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Judges Weigh Whether to Combine Lawsuits on GMO Corn

Reproduced with permission from Daily Environment Report, 235 DEN A-4 (Dec. 8, 2014). Copyright 2014 by The Bureau of National Affairs, Inc. (800-372-1033) <http://www.bna.com>

BNA Snapshot

In re: Syngenta AG MIR162 Corn Litigation, M.D.L., 2591, 12/4/14

Key Development: A panel of federal judges hears oral arguments about whether more than 175 lawsuits against Syngenta over its genetically modified corn should be combined and, if so, where that combined case should be heard.

Impact: If the plaintiffs ultimately succeed, “it will be a warning to the entire GMO market that you have to exercise care in what you’re creating and what you’re saying about your creations,” a lawyer for one of the plaintiffs said.

What’s Next: The lawyer said the panel could issue a decision before the end of this month.

By David Schultz

Dec. 5 — A panel of seven federal judges heard oral arguments Dec. 4 on whether more than 175 lawsuits against Syngenta over the marketing of its genetically modified corn should be combined into one case and, if so, where that combined case should be heard (In re: Syngenta AG MIR162 Corn Litigation, M.D.L., 2591, 12/4/14).

The parties in the case, Syngenta on one side and corn farmers and exporters on the other, both agree that these cases should be combined, Paul Hanly, a lawyer for one of the plaintiffs, told Bloomberg BNA. However, he said they don’t agree on what the proper venue for this combined case should be.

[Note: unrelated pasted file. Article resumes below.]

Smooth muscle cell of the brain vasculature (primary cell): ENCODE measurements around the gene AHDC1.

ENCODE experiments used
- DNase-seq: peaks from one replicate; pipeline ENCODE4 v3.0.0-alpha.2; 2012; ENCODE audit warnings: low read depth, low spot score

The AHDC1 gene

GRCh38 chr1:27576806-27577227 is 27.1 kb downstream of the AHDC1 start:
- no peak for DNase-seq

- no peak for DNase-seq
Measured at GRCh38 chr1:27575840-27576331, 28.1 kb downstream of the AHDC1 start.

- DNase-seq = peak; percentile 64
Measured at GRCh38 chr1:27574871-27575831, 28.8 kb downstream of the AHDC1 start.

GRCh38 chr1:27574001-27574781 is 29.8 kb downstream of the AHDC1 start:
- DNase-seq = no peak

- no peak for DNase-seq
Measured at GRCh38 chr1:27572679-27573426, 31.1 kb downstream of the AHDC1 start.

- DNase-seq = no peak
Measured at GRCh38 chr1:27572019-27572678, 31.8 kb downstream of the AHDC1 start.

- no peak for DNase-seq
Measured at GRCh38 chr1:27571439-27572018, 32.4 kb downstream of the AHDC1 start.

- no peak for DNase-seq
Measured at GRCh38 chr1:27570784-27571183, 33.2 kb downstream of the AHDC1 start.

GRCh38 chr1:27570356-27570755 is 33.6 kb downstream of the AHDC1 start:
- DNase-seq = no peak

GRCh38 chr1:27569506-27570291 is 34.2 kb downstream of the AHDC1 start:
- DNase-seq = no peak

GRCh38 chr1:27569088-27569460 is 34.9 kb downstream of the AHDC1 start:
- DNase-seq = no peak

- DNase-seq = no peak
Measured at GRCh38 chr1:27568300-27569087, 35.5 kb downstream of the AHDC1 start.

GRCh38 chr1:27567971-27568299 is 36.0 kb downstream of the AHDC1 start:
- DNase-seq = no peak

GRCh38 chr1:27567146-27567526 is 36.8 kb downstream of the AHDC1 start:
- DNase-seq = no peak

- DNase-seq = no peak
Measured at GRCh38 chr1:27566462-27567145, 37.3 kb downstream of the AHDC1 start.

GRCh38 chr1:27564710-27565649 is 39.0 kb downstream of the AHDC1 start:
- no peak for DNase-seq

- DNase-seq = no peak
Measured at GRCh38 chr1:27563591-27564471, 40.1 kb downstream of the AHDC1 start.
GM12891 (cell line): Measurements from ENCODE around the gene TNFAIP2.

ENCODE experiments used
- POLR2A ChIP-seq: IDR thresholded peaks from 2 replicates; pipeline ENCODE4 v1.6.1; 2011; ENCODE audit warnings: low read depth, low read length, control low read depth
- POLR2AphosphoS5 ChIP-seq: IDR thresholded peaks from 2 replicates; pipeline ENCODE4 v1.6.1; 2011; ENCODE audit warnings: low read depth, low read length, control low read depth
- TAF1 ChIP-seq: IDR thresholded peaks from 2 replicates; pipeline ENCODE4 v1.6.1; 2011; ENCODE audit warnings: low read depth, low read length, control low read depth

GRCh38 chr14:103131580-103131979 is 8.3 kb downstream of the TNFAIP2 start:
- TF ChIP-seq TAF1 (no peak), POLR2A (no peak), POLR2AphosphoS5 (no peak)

That will be up to the Judicial Panel on Multidistrict Litigation, which heard arguments Dec. 4 in Charleston, S.C. Hanly said the panel could issue its decision as early as later this month.

The parties in the case are requesting venues in roughly half a dozen different federal courts, all of them in the Midwest. Hanly’s client, the corn exporter Trans Coastal Supply Co., wants the case to be heard in the U.S. District Court for the Eastern District of Missouri, which is based in St. Louis. Syngenta is requesting the case be heard in the District of Minnesota, where one of its headquarters is located.

A spokesman with the company did not respond to a request for comment.

False Marketing?

The litigation centers on Viptera, a line of GMO corn developed and sold by Syngenta.

The plaintiffs are arguing that Syngenta was overzealous in marketing Viptera in the U.S. before the corn received approval from agricultural authorities in China, one of the U.S.’s largest trading partners.

Late last year, China discovered traces of Viptera in shipments of corn from the U.S. that was intended to be GMO-free. Citing its zero-tolerance policy for GMO foods, China then banned all imports of corn from the U.S., causing the global price of corn to collapse (234 DEN A-20, 12/5/13).

The plaintiffs say this has caused them tremendous financial losses and they say Syngenta’s lack of caution in marketing and selling Viptera is to blame.

Hanly said that, after rolling out Viptera, Syngenta gave farmers a false sense of confidence by telling them that Chinese authorities would approve their product imminently. That didn’t happen, but Hanly said these false claims led to widespread planting of Viptera, which, in turn, led to the contamination of non-GMO corn exports.

Though it’s still in the early stages, Hanly said the litigation could force agribusinesses like Syngenta, Monsanto, Dow and Bayer to change the way they sell their products.

“If the case results in a GMO manufacturer having to pay billions of dollars, I can guarantee that will catch the attention of every other GMO company in the world,” he said. “They will likely want to be much more careful on the marketing side. … It will be a warning to the entire GMO market that you have to exercise care in what you’re creating and what you’re saying about your creations.”

To contact the reporter on this story: David Schultz in Washington at dschultz@bna.com

To contact the editor responsible for this story: Larry Pearl at lpearl@bna.com



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